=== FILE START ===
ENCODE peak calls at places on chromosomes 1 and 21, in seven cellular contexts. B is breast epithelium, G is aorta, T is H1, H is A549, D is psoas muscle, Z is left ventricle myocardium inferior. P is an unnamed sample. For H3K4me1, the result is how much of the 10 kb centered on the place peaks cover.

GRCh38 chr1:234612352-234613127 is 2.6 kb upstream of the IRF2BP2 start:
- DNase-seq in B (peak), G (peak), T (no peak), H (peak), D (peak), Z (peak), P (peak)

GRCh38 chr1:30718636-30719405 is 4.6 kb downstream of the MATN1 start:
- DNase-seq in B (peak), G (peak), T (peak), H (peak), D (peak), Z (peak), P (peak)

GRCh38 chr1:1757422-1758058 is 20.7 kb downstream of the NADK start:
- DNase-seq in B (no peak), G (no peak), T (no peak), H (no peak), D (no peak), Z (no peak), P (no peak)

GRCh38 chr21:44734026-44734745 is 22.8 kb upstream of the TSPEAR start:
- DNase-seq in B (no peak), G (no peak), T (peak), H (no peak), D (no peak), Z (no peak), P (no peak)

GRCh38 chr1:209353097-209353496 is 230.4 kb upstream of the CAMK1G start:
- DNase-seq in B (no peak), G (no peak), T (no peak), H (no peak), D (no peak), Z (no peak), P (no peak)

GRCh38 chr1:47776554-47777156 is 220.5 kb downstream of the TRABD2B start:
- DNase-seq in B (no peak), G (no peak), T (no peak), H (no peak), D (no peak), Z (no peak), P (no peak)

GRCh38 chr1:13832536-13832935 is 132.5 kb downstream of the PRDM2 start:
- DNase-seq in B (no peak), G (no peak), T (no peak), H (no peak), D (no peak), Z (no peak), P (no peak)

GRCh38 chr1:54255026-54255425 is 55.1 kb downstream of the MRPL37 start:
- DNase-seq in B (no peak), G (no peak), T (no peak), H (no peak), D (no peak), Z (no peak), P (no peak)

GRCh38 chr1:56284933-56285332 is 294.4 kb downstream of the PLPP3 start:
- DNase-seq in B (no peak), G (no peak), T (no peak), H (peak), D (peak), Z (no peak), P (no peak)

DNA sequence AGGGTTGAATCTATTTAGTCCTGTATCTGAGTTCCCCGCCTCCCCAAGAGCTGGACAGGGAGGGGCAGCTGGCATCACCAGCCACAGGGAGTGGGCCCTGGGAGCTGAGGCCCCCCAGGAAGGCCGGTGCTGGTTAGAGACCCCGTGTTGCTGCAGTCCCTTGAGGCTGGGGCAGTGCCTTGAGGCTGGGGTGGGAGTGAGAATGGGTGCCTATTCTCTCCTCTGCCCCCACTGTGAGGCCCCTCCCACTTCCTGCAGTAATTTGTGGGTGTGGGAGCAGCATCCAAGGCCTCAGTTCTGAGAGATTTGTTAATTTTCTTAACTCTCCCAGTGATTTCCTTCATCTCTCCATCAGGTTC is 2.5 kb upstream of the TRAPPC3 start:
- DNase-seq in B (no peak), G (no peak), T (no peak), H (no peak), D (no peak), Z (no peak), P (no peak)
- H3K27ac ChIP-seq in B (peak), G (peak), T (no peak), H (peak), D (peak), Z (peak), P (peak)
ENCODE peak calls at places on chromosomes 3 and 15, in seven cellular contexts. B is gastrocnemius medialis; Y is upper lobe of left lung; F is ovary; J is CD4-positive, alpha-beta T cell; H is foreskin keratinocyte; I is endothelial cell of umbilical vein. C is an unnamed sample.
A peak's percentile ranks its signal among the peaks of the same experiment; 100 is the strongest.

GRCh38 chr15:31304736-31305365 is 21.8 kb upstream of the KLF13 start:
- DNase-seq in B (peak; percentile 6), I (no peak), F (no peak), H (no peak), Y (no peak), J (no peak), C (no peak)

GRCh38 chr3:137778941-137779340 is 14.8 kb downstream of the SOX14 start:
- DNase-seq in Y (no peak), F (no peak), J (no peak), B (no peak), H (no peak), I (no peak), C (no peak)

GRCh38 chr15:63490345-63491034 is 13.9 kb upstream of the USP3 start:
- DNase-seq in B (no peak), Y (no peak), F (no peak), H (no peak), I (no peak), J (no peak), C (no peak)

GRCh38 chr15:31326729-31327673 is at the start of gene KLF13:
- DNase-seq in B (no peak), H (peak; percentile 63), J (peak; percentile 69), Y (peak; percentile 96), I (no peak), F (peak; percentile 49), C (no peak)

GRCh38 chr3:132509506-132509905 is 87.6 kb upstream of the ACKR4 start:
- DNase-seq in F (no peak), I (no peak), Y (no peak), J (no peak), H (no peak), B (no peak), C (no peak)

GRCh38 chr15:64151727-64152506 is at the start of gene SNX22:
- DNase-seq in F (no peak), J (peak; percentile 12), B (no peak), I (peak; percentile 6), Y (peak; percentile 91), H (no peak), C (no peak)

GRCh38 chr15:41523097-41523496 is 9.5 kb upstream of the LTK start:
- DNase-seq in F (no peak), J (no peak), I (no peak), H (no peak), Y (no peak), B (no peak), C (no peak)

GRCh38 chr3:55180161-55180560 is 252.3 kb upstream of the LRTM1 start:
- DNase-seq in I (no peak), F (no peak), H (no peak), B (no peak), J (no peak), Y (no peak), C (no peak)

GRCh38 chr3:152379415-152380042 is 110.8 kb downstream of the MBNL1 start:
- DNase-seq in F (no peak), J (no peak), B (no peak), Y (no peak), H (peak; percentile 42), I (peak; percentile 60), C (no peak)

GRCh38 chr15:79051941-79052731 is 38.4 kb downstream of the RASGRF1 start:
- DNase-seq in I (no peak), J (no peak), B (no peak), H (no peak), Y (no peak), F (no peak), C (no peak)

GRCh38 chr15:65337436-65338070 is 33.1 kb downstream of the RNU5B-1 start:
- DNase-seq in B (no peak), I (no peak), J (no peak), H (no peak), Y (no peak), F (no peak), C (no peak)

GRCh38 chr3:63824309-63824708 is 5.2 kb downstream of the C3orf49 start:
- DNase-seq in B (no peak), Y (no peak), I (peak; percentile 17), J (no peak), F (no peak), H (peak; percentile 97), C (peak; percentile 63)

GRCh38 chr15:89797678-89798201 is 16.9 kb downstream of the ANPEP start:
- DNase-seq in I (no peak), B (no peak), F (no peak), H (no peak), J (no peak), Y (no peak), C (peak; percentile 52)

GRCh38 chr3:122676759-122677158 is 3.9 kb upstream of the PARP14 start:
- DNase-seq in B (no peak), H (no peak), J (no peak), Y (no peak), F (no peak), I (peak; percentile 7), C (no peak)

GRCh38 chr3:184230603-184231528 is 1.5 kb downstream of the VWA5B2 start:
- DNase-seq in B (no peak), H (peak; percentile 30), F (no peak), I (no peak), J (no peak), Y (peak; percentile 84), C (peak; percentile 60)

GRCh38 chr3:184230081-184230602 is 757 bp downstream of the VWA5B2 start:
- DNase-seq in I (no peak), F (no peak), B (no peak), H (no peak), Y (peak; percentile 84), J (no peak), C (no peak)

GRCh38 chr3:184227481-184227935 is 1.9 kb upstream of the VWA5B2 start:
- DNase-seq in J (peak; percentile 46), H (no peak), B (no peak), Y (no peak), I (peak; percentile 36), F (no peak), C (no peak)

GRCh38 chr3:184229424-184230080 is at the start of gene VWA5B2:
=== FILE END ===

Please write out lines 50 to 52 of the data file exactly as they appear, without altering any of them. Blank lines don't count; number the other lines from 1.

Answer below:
- DNase-seq in I (no peak), B (no peak), F (no peak), H (no peak), J (no peak), Y (no peak), C (peak; percentile 52)

GRCh38 chr3:122676759-122677158 is 3.9 kb upstream of the PARP14 start:
- DNase-seq in B (no peak), H (no peak), J (no peak), Y (no peak), F (no peak), I (peak; percentile 7), C (no peak)